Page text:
New Collections from the Middle Georgia Archives

Francis T. Tennille slave medical care accounts, 1859-1860. Middle Georgia Archives.
Francis T. Tennille slave medical care accounts, 1859-1860. Middle Georgia Archives.

We are eager to announce the arrival of four new collections from our longstanding project partner, the Middle Georgia Archives.


The Middle Georgia Archives, located in the Genealogy and History Room of Macon’s Washington Memorial Library, serves middle Georgia as a resource center for archival and manuscript collections. Muriel Jackson, the head of the Genealogical and Historical Department at the Middle Georgia Archives, notes that their collections include materials that represent “at least twenty-five Georgia counties.”


The new collections that are now available in the DLG include:




  • Francis T. Tennille Slave Medical Care Accounts, 1859-1860  This collection consists of a single journal page of expenses incurred by medical treatment of Francis T. Tennille’s slaves in Calhoun County in southwest Georgia just prior to the Civil War. The page details what medical treatment was given and to whom. The fees were incurred by Dr. Walter T. Murchison mainly for tooth extraction and delivery of children. The entries list the cost of medicine, doctor visits, and treatments.
  • Henry A. Hunt Letters, 1931  This collection contains two letters, with enclosures, concerning Henry A. Hunt, long-time African American educator, agriculturalist, and president of what became Fort Valley State College. The letters concern New Deal farm policies and poetry by a teacher on Hunt’s faculty.
  • Isaac Scott Diary  Diary kept by Isaac Scott of Macon, Georgia. The diary comments on Macon’s economic trends, social life, the weather, and the Scott family. The diary also provides some detail on Scott’s involvement in local banking and railroads. The entries are most heavily concentrated during 1859 to 1861, and taper off between 1862 to 1864.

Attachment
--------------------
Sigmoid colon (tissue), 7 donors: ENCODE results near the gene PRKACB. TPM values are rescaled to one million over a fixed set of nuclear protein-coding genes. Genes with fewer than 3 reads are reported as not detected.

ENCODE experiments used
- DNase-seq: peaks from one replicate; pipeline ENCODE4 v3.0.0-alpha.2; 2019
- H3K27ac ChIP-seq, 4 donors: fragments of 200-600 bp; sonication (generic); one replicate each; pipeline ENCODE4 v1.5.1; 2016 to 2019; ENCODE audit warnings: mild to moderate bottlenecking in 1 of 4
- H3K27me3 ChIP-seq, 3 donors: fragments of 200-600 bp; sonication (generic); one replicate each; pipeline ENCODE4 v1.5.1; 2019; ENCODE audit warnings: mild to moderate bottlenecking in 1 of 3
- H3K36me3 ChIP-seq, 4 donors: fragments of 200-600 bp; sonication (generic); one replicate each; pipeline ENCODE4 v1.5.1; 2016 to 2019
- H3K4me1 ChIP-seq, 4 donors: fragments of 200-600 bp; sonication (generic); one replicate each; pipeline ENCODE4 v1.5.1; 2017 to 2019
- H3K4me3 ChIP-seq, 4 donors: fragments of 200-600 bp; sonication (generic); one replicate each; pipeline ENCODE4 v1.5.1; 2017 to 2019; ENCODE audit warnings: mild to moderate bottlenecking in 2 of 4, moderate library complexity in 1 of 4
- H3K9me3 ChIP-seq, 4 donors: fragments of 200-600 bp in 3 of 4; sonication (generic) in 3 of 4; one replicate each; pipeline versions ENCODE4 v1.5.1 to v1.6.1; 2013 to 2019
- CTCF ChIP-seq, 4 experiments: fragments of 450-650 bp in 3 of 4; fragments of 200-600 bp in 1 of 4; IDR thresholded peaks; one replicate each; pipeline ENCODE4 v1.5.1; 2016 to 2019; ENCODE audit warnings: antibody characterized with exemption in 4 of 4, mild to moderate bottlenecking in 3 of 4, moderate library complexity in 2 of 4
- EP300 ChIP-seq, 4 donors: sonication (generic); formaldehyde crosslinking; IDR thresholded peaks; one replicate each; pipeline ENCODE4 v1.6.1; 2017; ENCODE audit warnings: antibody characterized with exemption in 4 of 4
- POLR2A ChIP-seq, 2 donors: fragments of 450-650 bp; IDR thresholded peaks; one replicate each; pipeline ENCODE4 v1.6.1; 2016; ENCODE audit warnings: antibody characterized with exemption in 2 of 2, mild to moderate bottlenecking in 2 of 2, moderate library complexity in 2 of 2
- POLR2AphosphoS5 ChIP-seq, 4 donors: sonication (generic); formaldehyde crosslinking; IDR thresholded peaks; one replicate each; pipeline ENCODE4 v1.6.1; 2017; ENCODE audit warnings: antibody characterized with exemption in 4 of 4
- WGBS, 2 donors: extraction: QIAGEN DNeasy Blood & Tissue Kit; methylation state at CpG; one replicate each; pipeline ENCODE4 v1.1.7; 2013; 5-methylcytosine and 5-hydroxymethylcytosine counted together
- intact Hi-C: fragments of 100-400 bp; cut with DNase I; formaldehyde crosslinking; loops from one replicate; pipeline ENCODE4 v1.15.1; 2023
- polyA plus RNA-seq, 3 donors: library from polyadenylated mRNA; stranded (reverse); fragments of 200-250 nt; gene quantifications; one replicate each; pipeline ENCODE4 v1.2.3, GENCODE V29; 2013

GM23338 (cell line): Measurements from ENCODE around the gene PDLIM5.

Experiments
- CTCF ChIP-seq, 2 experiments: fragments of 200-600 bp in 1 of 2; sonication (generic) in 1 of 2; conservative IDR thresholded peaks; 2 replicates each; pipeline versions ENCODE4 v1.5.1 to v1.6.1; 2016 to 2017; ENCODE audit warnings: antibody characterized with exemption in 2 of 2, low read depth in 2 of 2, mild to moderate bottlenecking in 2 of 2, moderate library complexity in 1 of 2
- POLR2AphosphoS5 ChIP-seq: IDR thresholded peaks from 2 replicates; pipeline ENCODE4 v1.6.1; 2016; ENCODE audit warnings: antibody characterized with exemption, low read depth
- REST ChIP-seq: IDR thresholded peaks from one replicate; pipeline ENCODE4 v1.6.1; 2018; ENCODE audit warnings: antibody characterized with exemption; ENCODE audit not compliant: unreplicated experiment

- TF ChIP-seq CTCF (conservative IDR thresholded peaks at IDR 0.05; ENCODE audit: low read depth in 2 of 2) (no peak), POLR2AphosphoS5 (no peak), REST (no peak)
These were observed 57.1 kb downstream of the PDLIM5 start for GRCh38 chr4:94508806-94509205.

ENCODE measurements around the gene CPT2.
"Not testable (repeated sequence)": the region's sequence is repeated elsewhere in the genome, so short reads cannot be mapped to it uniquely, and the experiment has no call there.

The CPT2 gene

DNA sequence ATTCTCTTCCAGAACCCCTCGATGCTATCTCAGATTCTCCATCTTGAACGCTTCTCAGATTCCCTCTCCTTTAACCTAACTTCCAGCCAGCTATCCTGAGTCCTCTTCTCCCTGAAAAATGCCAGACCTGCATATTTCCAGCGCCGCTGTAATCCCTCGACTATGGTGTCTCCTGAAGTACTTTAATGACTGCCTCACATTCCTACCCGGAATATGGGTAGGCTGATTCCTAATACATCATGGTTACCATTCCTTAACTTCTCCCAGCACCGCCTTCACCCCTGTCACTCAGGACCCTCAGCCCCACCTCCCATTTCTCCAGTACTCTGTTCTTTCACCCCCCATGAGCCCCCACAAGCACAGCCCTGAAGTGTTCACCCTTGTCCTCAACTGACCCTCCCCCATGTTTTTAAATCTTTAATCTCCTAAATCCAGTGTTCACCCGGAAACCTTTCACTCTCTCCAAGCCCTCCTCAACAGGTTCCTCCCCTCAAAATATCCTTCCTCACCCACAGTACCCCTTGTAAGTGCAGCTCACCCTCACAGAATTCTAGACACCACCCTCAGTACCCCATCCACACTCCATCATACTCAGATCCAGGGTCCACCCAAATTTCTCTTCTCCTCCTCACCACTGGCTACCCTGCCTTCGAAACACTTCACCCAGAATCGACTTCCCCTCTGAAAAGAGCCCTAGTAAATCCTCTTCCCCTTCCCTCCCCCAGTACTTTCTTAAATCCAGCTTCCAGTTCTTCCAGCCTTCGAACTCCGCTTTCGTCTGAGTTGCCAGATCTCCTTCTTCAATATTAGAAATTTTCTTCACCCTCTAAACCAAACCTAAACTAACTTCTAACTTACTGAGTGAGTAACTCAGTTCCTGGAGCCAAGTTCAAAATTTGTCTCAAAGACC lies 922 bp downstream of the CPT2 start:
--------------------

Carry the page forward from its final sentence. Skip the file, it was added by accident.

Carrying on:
• Macon-Knoxville Store Ledger, 1825-1831  Account book of a small general store based in Macon and Knoxville, Georgia covering the period from 1825 to 1831.


Jackson hopes to see these collections ignite interest in research projects about Georgia history. She notes that the Isaac Scott Diary “has some very good information on Macon history from a northern businessman who made his home in Macon” and that the Francis T. Tennille Slave Medical Care Accounts are remarkable in that “even though it is only one page it is very rare to locate original documents on slaves let alone medical treatment.”


We hope that you get a chance to look through these new resources that are now available from the Middle Georgia Archives.



New Collections from Peach Public Libraries

Photograph of Contractor Accessing Flood Damage at Wastewater Treatment Pond, Byron, Peach County, Georgia, 1994 July 8
Photograph of Contractor Accessing Flood Damage at Wastewater Treatment Pond, Byron, Peach County, Georgia, 1994 July 8

The DLG would like to welcome the Peach Public Libraries as a new project partner!

Four new collections have been made available through this partnership:

Everett Square School Photographs (Photographs of the Everett Square School in Fort Valley, Peach County, Georgia. The school was built in 1952 and has since been demolished.)

Fort Valley School Photographs (Collection of class photographs from Fort Valley Primary School in Fort Valley, Georgia, 1958-1969)

Peach County Flood Photographs (Photographs of the 1994 flood in Peach County, Georgia caused by tropical Storm Alberto)

Peach Festival Photographs (Collection of photographs taken in 1922-1924 of the Peach Festival, which took place in Fort Valley, Georgia.)

These collections have been digitized as part of the Bill and Melinda Gates Foundation-funded Public Libraries Partnerships Project (PLPP).

Andrew Vickers, Assistant Director for the Peach Public Libraries system, values the opportunity that PLPP has provided to make DLG’s collaboration with Peach Public Libraries possible, and appreciates how the program has enabled DLG to “really work with each individual system. Not everyone has the staff, the equipment, or the time and money it takes to undergo such a project.”

Many of the images available in these new collections come from Peach County’s local newspaper, the Leader Tribune, as well as from donations from library patrons and board members. Vickers emphasizes that these collections have had a strong local impact. Speaking of the Peach County Flood Photographs collection, he says: “It’s definitely interesting to see the devastating physical effects, but it also warms your heart to see the local community pulling together to pick up the pieces. I believe that it tends to bring out the best in communities.”

Please take a look and enjoy these new collections!